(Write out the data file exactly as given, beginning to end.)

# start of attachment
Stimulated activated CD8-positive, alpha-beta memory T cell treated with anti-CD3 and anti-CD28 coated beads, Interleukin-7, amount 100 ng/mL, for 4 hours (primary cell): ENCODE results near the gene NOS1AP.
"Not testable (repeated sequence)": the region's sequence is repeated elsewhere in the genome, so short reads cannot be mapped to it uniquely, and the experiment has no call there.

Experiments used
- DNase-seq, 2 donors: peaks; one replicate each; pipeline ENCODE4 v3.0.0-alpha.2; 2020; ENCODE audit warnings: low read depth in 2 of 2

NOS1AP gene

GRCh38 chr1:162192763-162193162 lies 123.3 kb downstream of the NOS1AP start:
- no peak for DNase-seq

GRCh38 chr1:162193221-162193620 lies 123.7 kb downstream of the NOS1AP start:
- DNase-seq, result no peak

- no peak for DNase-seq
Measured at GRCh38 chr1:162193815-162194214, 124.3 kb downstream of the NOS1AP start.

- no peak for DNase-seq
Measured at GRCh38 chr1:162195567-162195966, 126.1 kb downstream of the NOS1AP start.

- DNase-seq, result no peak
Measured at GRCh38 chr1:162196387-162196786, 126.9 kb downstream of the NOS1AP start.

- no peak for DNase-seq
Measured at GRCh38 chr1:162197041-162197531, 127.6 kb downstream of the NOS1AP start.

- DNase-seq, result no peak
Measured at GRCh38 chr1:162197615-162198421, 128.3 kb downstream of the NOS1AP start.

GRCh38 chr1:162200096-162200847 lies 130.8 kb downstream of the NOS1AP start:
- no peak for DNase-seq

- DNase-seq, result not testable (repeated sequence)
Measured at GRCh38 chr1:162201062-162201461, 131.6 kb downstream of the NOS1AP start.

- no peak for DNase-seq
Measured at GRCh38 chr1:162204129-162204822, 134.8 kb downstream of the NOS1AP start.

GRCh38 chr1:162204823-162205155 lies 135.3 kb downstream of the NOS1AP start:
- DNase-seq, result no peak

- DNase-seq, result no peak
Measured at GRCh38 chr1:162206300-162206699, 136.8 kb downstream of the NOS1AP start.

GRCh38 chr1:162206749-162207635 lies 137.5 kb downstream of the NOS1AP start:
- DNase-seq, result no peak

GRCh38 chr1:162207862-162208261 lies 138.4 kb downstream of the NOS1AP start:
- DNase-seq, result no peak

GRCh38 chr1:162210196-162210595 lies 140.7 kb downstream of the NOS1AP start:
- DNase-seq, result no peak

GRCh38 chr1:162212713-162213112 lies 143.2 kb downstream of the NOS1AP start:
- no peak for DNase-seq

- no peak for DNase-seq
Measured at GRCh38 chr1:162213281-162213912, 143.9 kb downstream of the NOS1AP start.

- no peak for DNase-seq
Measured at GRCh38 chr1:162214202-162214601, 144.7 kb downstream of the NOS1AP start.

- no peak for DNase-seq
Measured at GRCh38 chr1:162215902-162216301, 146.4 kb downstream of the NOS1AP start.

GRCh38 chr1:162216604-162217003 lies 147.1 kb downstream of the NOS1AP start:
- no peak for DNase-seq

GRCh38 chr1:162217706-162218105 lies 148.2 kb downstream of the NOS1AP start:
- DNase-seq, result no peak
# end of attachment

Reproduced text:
Stimulated activated CD8-positive, alpha-beta memory T cell treated with anti-CD3 and anti-CD28 coated beads, Interleukin-7, amount 100 ng/mL, for 4 hours (primary cell): ENCODE results near the gene NOS1AP.
"Not testable (repeated sequence)": the region's sequence is repeated elsewhere in the genome, so short reads cannot be mapped to it uniquely, and the experiment has no call there.

Experiments used
- DNase-seq, 2 donors: peaks; one replicate each; pipeline ENCODE4 v3.0.0-alpha.2; 2020; ENCODE audit warnings: low read depth in 2 of 2

NOS1AP gene

GRCh38 chr1:162192763-162193162 lies 123.3 kb downstream of the NOS1AP start:
- no peak for DNase-seq

GRCh38 chr1:162193221-162193620 lies 123.7 kb downstream of the NOS1AP start:
- DNase-seq, result no peak

- no peak for DNase-seq
Measured at GRCh38 chr1:162193815-162194214, 124.3 kb downstream of the NOS1AP start.

- no peak for DNase-seq
Measured at GRCh38 chr1:162195567-162195966, 126.1 kb downstream of the NOS1AP start.

- DNase-seq, result no peak
Measured at GRCh38 chr1:162196387-162196786, 126.9 kb downstream of the NOS1AP start.

- no peak for DNase-seq
Measured at GRCh38 chr1:162197041-162197531, 127.6 kb downstream of the NOS1AP start.

- DNase-seq, result no peak
Measured at GRCh38 chr1:162197615-162198421, 128.3 kb downstream of the NOS1AP start.

GRCh38 chr1:162200096-162200847 lies 130.8 kb downstream of the NOS1AP start:
- no peak for DNase-seq

- DNase-seq, result not testable (repeated sequence)
Measured at GRCh38 chr1:162201062-162201461, 131.6 kb downstream of the NOS1AP start.

- no peak for DNase-seq
Measured at GRCh38 chr1:162204129-162204822, 134.8 kb downstream of the NOS1AP start.

GRCh38 chr1:162204823-162205155 lies 135.3 kb downstream of the NOS1AP start:
- DNase-seq, result no peak

- DNase-seq, result no peak
Measured at GRCh38 chr1:162206300-162206699, 136.8 kb downstream of the NOS1AP start.

GRCh38 chr1:162206749-162207635 lies 137.5 kb downstream of the NOS1AP start:
- DNase-seq, result no peak

GRCh38 chr1:162207862-162208261 lies 138.4 kb downstream of the NOS1AP start:
- DNase-seq, result no peak

GRCh38 chr1:162210196-162210595 lies 140.7 kb downstream of the NOS1AP start:
- DNase-seq, result no peak

GRCh38 chr1:162212713-162213112 lies 143.2 kb downstream of the NOS1AP start:
- no peak for DNase-seq

- no peak for DNase-seq
Measured at GRCh38 chr1:162213281-162213912, 143.9 kb downstream of the NOS1AP start.

- no peak for DNase-seq
Measured at GRCh38 chr1:162214202-162214601, 144.7 kb downstream of the NOS1AP start.

- no peak for DNase-seq
Measured at GRCh38 chr1:162215902-162216301, 146.4 kb downstream of the NOS1AP start.

GRCh38 chr1:162216604-162217003 lies 147.1 kb downstream of the NOS1AP start:
- no peak for DNase-seq

GRCh38 chr1:162217706-162218105 lies 148.2 kb downstream of the NOS1AP start:
- DNase-seq, result no peak